Once an initial set of users are committed to adopting a platform, adoption will expand organically. Each user will have more to gain from the platform if more of the suppliers, buyers, and labs it works with also use the platform, so they are incentivized to invite these additional users to come on board. Well-designed platforms can grow quite quickly into complete, connected ecosystems of brands, suppliers, and labs, mutually benefiting from cooperation in a shared space. CleanChain’s integration with the ZDHC Gateway stands as a powerful example of a successful transition from software to platform. With the data management and report generating tools provided by CleanChain as a foundation, buyer users of the ZDHC Gateway are able to source additional suppliers who meet their reporting criteria, while supplier users are able to leverage information compiled across multiple buyers.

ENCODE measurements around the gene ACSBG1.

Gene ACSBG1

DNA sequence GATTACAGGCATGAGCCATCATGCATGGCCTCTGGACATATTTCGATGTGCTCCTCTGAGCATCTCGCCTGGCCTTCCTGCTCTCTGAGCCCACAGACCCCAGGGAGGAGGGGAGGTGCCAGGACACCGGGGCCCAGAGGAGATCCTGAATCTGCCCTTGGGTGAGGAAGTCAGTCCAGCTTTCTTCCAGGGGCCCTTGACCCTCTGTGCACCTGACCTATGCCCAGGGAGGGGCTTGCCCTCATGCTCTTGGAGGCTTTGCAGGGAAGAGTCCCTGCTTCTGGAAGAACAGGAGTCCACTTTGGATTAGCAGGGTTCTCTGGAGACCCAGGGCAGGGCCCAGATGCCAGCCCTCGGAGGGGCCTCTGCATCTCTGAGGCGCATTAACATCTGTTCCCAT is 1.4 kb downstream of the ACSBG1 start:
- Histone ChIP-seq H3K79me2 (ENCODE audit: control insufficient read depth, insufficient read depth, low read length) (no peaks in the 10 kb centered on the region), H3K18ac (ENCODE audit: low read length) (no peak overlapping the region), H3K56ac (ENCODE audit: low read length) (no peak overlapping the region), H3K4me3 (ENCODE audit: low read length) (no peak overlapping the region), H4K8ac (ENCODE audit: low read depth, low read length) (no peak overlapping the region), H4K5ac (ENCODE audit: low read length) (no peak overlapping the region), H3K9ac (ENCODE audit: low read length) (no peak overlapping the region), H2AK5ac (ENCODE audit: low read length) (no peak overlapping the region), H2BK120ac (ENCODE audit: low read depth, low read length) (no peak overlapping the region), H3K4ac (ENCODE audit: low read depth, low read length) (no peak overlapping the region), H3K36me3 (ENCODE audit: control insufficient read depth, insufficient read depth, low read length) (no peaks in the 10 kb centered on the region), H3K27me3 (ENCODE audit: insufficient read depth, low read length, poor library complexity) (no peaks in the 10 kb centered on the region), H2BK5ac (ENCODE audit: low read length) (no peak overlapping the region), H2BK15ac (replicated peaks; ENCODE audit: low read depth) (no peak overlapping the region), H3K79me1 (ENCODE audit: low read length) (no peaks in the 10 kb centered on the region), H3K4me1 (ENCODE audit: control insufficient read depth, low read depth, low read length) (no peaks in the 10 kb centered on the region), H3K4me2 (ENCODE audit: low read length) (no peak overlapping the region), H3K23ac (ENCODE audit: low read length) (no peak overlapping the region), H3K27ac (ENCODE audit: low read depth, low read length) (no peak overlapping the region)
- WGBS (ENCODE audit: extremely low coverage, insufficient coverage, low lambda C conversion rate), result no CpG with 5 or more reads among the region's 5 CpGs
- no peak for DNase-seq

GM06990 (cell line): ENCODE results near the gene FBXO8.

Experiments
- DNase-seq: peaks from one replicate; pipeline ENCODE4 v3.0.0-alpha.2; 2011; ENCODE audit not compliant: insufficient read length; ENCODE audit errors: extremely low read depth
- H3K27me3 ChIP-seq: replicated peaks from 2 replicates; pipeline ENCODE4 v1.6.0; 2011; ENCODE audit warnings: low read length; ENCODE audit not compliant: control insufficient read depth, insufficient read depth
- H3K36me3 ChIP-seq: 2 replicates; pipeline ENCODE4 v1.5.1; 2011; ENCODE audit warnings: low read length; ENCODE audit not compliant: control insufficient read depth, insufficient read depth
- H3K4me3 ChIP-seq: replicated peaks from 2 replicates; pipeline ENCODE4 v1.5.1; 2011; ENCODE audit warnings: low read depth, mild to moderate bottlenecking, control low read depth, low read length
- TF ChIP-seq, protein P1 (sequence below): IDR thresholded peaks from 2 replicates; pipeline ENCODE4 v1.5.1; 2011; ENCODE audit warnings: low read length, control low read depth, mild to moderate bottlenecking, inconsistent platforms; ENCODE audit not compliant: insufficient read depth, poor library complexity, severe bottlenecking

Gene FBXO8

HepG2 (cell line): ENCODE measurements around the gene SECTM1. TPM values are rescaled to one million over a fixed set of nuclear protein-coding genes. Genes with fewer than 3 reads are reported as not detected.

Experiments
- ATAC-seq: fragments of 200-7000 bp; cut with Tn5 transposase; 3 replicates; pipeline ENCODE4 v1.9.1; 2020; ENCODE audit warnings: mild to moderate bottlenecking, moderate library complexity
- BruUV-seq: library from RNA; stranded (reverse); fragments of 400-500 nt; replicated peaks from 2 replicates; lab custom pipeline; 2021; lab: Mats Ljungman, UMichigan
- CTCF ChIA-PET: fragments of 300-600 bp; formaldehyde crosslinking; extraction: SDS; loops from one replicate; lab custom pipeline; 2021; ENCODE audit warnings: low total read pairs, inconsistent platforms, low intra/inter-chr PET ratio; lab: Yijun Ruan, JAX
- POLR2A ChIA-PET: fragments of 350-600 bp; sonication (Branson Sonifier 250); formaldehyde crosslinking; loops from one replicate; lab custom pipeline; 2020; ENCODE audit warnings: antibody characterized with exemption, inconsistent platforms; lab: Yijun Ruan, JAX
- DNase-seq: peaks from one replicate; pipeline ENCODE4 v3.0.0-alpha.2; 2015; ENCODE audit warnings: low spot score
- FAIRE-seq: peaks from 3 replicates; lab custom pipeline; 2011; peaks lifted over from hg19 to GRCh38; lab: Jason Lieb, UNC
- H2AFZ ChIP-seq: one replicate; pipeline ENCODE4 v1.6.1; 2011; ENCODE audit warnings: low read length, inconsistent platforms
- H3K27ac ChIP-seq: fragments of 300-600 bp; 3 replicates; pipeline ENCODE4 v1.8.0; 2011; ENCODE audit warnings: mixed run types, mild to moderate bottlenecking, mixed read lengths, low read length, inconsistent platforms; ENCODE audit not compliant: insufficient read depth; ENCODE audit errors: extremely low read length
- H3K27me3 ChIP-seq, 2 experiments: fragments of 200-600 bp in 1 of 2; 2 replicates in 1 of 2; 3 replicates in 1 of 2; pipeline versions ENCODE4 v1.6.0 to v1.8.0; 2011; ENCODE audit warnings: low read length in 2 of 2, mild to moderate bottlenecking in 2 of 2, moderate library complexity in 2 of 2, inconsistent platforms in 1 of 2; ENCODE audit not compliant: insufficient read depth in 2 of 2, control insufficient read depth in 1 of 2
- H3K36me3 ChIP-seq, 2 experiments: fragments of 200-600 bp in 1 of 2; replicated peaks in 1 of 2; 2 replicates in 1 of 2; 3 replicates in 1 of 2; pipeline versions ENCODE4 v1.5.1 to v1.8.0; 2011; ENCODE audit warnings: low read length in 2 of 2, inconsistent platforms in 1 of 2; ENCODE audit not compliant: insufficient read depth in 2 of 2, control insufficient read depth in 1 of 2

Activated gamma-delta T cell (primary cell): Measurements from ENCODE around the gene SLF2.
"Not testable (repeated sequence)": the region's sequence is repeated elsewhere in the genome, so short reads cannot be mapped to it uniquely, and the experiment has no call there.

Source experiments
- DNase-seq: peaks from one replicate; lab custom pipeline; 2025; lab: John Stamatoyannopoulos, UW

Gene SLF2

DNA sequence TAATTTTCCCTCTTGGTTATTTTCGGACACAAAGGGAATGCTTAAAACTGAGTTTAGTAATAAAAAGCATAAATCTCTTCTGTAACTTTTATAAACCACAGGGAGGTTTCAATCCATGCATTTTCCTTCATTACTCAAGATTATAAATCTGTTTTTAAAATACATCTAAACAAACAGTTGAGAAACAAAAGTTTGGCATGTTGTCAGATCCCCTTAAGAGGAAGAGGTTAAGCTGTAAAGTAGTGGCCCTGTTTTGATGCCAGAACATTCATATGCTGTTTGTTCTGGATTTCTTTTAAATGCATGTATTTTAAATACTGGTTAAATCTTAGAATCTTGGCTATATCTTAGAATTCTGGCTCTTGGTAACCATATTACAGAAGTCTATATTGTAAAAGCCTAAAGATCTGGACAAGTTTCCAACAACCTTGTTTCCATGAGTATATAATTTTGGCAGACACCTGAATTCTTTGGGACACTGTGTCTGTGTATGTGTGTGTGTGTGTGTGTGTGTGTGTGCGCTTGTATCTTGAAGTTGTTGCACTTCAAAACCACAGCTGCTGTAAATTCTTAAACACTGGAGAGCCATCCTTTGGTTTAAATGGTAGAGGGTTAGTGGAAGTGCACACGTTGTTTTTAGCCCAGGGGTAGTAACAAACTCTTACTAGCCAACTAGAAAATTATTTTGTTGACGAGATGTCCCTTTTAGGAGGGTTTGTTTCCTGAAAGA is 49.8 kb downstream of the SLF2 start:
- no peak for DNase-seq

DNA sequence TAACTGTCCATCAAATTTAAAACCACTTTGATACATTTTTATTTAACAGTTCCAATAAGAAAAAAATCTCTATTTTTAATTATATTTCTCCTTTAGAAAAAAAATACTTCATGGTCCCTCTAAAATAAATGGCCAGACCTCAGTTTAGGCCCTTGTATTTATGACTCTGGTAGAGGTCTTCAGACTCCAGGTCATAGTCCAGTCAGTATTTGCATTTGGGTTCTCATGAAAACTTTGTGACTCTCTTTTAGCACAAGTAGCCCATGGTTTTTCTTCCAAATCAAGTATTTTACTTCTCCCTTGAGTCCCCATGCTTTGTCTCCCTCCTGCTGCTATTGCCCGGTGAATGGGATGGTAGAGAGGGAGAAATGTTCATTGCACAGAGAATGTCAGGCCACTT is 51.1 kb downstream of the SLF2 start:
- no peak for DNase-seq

Ensuring compliance in the supply chain can be a considerable challenge for both brands and suppliers. Although the tools of single-user software can make this process a lot easier for suppliers, the potential of these tools is limited by their disconnected nature. Organic, multi-user software platforms like CleanChain and the ZDHC Gateway breathe life into mechanical tools by creating space for connections between users, resulting in a system of mutually reinforcing benefits for brands and suppliers alike.
CleanChain, an ADEC Innovation, helps you gain visibility and insights into the chemical use in your supply chain. Want to find out more? Book a free demo with us today to find out how CleanChain can help you engage your supply chain and improve your chemical management initiatives.